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The Exotic Rainforest

The cycle of life continues in the rain forest

baby tree frogs, photos copyright 2007, Steve Lucas,

When I first conceived an artificial rain forest in my backyard I hoped we would see life reproduce.  Not only the plants but in the rain forest animals we planned to introduce into the Exotic Rainforest.  One evening in late May of 2006 four years after this experiment began,I was delighted to see it had begun to happen!  We had seen baby anoles (lizards) from time to time but none of the tree frogs (3 species) had ever reproduced, at least none of which we were aware.  

juvenile (baby) Costa Rican red eye tree frog, Photo Copyright 2007, Steve Lucas, www.ExoticRainforest.comI often go into the rainforest after dark and listen to the crickets while the frogs bark and croak.  On a few evenings before this night I realized I was hearing something new.,,,,baby frogs!  I had no idea which species had reproduced in the pond but suddenly there they were,  two tiny tree frogs staring back from the safety of a large leaf.  One (the center photo) was barely 1 inch long and was likely a Barking Tree Frog.  The second (in the inset lower right) was about 50% larger at 1 inches and likely also a Barking Tree Frog.  Both were sitting on the same White Bird of Paradise leaf.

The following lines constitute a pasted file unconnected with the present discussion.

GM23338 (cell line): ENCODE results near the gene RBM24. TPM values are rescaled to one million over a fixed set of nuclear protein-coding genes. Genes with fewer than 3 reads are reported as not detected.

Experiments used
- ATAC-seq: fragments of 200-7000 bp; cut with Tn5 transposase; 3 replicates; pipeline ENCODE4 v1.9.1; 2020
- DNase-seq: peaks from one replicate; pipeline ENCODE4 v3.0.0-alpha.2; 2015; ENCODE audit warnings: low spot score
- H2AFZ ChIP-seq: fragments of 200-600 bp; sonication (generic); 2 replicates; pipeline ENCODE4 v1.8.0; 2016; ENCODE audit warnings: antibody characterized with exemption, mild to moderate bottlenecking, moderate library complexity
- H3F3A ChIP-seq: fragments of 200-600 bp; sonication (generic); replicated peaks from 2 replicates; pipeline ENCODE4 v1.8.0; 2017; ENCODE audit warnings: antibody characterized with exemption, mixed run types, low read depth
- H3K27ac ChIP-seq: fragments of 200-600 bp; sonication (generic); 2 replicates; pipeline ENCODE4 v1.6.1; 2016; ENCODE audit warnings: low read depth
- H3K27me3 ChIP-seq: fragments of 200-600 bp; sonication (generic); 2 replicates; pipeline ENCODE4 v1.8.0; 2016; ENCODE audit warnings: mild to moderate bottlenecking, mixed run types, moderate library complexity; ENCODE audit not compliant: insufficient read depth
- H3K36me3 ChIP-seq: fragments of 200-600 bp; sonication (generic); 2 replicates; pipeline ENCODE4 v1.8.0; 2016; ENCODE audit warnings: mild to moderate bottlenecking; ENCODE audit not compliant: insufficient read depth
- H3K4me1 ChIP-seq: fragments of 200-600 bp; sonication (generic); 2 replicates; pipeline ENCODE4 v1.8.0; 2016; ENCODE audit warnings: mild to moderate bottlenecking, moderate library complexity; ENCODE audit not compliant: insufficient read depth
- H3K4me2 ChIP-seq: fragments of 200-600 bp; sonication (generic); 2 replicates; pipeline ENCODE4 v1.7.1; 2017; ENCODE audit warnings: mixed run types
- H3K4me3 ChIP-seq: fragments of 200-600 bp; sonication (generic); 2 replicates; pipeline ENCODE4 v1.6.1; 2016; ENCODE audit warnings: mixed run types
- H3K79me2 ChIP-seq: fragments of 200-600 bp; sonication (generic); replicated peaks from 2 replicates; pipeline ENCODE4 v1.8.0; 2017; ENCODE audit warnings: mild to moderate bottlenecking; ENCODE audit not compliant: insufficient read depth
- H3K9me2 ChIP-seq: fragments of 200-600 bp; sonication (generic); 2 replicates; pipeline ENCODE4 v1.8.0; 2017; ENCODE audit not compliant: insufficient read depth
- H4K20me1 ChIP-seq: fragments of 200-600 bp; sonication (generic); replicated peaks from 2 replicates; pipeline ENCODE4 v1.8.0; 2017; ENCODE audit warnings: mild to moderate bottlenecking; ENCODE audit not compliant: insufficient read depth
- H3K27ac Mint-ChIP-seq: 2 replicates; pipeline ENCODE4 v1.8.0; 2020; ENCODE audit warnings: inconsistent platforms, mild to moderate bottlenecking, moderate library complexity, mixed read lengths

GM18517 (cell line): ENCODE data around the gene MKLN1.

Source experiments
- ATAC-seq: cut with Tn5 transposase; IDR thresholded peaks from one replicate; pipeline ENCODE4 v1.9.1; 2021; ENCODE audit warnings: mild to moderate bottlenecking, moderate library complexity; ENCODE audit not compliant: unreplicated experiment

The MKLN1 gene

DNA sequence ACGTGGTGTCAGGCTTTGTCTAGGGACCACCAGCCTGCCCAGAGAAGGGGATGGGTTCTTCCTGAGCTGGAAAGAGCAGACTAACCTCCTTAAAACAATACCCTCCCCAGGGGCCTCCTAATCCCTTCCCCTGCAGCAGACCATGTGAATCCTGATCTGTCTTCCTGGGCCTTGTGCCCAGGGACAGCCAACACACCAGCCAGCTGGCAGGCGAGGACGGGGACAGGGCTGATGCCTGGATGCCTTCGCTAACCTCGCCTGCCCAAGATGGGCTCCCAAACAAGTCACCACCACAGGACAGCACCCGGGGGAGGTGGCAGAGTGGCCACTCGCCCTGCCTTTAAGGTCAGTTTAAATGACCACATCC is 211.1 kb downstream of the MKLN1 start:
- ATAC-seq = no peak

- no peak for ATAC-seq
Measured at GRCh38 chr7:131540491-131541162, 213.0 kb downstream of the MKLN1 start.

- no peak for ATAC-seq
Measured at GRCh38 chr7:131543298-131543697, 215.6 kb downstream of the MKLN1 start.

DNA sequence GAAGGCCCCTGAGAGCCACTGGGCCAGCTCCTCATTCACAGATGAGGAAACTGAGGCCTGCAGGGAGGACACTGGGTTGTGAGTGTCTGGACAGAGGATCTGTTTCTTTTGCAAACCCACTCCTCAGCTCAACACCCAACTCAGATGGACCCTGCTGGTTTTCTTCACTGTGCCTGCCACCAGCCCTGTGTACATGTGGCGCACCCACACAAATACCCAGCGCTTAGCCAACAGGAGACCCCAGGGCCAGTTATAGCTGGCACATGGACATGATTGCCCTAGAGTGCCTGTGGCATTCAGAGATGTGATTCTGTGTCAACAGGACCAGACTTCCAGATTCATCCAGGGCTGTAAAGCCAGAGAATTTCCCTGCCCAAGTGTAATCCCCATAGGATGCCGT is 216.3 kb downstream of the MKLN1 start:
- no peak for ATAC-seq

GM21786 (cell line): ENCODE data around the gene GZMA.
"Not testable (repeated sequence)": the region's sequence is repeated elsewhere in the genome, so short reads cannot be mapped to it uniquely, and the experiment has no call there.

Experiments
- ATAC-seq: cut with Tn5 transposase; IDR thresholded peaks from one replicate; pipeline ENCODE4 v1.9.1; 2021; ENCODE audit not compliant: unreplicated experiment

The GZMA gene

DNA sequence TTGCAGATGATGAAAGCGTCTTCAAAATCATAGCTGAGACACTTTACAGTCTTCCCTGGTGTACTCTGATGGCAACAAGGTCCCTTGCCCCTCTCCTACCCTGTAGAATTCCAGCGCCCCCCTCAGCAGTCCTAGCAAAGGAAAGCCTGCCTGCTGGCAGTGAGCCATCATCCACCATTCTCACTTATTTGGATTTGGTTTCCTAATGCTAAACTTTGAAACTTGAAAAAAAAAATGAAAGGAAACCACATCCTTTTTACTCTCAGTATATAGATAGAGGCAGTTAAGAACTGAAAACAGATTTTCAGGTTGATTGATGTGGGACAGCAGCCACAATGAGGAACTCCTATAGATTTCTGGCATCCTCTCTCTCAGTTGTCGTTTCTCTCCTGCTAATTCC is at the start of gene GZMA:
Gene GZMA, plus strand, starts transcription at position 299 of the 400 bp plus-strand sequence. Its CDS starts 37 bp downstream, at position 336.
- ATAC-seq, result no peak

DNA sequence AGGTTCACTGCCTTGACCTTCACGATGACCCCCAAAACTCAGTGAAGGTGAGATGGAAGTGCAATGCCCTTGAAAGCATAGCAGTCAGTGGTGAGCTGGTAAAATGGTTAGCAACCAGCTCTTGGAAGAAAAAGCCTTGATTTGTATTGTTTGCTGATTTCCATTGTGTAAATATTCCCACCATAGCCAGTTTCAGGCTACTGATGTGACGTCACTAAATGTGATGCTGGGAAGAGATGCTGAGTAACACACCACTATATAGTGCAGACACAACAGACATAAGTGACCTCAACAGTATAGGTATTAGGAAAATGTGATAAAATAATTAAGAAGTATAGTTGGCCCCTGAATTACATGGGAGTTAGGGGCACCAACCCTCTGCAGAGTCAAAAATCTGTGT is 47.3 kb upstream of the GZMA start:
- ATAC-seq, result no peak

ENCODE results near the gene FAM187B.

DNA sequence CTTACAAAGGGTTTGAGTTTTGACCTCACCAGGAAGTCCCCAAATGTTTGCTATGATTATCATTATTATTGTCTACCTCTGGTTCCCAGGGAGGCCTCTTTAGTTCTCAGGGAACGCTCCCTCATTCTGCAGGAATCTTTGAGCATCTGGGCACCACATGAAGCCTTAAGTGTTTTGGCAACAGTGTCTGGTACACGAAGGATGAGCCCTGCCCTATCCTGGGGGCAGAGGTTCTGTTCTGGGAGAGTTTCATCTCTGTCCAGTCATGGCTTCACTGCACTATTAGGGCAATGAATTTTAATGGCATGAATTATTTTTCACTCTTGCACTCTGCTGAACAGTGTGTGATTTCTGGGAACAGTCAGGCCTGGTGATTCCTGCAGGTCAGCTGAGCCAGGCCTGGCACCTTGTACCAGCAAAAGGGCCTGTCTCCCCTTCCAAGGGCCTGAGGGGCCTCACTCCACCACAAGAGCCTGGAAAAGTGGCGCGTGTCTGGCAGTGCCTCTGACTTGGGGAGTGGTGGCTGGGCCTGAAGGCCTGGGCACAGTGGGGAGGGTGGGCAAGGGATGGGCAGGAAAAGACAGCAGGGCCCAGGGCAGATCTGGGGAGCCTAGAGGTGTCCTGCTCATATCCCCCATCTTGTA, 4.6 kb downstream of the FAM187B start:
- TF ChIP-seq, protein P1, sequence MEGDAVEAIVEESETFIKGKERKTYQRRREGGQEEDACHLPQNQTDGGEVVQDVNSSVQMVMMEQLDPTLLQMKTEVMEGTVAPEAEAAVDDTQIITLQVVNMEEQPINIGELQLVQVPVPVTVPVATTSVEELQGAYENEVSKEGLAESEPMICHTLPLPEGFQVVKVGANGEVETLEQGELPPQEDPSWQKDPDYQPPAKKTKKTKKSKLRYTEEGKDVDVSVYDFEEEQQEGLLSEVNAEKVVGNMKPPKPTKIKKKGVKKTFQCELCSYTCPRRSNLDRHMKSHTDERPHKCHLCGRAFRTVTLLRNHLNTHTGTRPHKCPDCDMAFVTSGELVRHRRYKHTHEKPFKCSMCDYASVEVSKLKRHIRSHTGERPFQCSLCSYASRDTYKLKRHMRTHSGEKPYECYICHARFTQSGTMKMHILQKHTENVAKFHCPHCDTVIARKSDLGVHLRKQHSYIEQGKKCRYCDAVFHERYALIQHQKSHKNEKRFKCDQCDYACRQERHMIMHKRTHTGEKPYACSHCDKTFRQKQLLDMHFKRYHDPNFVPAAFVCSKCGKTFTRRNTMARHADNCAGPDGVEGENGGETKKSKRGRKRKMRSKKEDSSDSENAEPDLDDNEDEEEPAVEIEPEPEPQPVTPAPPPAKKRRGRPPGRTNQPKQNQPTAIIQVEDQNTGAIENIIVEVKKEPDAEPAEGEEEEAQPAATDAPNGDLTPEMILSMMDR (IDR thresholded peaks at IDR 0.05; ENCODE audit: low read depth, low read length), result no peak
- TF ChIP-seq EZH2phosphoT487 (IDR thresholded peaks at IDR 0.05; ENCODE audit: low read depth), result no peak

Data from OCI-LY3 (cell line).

The younger one was hungry since his abdomen was sunken but he showed signs of being in search of a meal.  It was likely he had only recently emerged from the pond which was just  feet away.  The older was well fed because we release approximately 1500 baby crickets into the atrium once every month during the "wet" season and today had been feeding day! 

The following day another tiny two inch baby (upper left) jumped right into my hands and then continued onto a leaf just below where I found it resting.  From the color and its eye shape and color I believe this one is a Green Tree Frog. 

The cycle of life in the Exotic Rainforest had begun to renew itself and I was ecstatic!



            Click the photo to the left to go to the south walk.